Define the scope of the project and develop a detailed execution plan—When beginning a new technology project most people “don’t know what they don’t know,” so defining the scope of the project at the outset sets you up for success with a realistic plan. This doesn’t mean that things won’t need adjusted later, but this creates the framework for the entire project.
With the broad scope of your project outlined, it’s time for the details. Detailed project management can often be described as “tedious” and unnecessary, and our team has found that people like to focus on the big picture. But when you are dealing with a complex implementation, it’s the everyday tasks that keep a project moving forward and enable you to see right away when things are off track. Designate a team member to manage the work plan and talk to the team leader at the first sign that things are going off course.
Plan for unexpected delays due to unrelated issues and organizational infrastructure—Just because your team is implementing a new technology, it doesn’t mean that the day-to-day operations and challenges can be ignored. For example, there will be other, unrelated technology issues that affect the new implementation, or key team members may leave mid-implementation. These issues are going to happen, no matter how detailed your plans, so make sure you have contingencies from the beginning and time built in to address the roadblocks that come your way.
Designate a leader (and a team) to build a relationship with vendor—The relationship with the vendor needs to be clearly outlined from the beginning. Make sure there is adequate support from the vendor written into the contract, then plan for discovery time with the vendor to assess the needs of the organization and to create the working relationship. Make sure there is a clear and accurate statement of work that applies specifically to your organization, your goals, and your team (no project is the same, and a template approach that has been used with other organizations won’t work for you and your team).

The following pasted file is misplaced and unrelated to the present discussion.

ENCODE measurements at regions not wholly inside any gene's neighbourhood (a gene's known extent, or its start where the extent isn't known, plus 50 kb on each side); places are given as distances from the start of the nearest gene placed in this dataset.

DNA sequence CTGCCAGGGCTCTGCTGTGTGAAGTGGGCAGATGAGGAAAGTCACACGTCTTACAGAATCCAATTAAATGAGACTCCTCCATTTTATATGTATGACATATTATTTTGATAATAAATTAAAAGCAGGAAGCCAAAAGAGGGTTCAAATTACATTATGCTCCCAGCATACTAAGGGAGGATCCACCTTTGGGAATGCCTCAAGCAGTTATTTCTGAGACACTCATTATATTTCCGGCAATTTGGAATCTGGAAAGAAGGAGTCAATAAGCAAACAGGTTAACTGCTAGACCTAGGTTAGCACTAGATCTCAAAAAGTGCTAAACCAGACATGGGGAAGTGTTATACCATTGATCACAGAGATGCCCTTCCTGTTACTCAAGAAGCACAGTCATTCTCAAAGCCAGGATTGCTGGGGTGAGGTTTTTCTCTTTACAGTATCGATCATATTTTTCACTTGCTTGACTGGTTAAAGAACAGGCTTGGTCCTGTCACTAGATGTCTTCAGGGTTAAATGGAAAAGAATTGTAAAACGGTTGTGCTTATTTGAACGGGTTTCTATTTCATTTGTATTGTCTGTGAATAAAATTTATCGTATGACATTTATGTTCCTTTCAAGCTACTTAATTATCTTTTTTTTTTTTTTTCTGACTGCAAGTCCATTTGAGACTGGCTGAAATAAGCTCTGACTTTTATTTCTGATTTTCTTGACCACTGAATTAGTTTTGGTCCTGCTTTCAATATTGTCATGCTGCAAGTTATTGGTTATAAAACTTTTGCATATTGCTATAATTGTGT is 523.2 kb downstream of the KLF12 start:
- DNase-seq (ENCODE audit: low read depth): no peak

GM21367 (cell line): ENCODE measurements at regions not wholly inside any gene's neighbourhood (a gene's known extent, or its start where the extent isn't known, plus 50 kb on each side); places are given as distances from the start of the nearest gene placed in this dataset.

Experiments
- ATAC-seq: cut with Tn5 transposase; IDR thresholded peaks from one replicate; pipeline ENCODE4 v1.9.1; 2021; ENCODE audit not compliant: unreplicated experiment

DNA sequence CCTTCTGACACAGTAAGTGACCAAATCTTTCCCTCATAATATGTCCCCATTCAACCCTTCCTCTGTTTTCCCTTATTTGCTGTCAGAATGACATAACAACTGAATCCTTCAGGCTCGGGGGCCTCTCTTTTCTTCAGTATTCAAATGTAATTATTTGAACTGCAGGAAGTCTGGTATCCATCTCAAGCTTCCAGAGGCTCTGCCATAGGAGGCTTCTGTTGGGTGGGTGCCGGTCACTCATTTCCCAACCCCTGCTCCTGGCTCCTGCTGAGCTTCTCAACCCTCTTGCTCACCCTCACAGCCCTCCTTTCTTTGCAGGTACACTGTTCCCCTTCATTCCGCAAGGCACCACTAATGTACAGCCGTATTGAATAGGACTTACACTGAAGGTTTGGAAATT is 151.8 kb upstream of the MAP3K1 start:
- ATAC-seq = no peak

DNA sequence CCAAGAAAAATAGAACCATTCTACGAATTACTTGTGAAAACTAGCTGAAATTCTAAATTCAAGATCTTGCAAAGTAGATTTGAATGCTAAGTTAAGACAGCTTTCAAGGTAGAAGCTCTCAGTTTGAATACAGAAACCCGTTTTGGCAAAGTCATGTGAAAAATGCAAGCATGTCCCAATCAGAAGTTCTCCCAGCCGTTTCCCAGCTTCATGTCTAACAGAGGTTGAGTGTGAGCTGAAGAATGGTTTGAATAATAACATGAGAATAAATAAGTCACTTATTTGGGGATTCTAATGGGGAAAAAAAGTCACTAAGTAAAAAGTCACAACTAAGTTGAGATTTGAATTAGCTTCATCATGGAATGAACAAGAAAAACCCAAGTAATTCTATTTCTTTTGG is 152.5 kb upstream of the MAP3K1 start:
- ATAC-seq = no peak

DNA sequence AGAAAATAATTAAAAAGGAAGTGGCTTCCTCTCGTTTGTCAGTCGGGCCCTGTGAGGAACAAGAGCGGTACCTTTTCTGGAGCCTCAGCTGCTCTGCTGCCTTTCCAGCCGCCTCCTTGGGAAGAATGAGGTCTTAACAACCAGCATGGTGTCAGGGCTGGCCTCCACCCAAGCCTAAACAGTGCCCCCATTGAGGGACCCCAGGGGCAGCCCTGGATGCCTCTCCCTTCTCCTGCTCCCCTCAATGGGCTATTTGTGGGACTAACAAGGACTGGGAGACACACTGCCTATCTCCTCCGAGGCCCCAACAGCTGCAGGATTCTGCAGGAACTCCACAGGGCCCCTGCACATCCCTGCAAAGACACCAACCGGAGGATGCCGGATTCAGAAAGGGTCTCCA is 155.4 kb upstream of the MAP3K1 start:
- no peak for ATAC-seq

Your tech vendor isn’t going to be in contact with your implementation team—You need one point person who can both own the project in-house, as well as serve as the primary contact point with the vendor. This position must be held by someone who has the skill and available time to effectively work with the vendor and hold them accountable when things go wrong. This person must know what to expect from the vendor going forward, communicate concerns with the implementation, and manage any additional costs that may be incurred working with the payer post-implementation.
For more thoughts on just how critical technology is to every aspect of an organization check out these resources in The OPEN MINDS Circle Library:
- Digital Transformations Demand Digital Dexterity
- The Three Trends That Are ‘Top Of Mind’ In 2019 For The OPEN MINDS Team
- Your Digital Tech Integration Checklist
- When New Contracts Mean New Technology: 4 Things To Remember
- ‘Productizing’ Services For Competitive Success
- Thinking About Partnering With A Tech Start-Up?
- Failure To Launch
- Moving Out Of Your Comfort Zone: The VBR Technology Continuum
- Are You Strategically Interoperable?
- Using Virtual Care To Improve Your Value Proposition: Best Practices In Integrating Technology Into Your Community-Based Program
For more, mark your calendar for June 6 for The 2019 OPEN MINDS Consumer Engagement Technologies Summit, featuring Andrea Auxier, Ph.D., Senior Vice President, Product Development, New Directions; Chris Thompson, Chief Operating Officer, Monarch; Davis Park, Executive Director, Front Porch Center for Innovation & Wellbeing; Larry Smith, Chief Operating Officer, Grand Lake Mental Health Center; and Neal A. Bowen, Ph.D., Chief Mental Health Officer, Hidalgo Medical Services.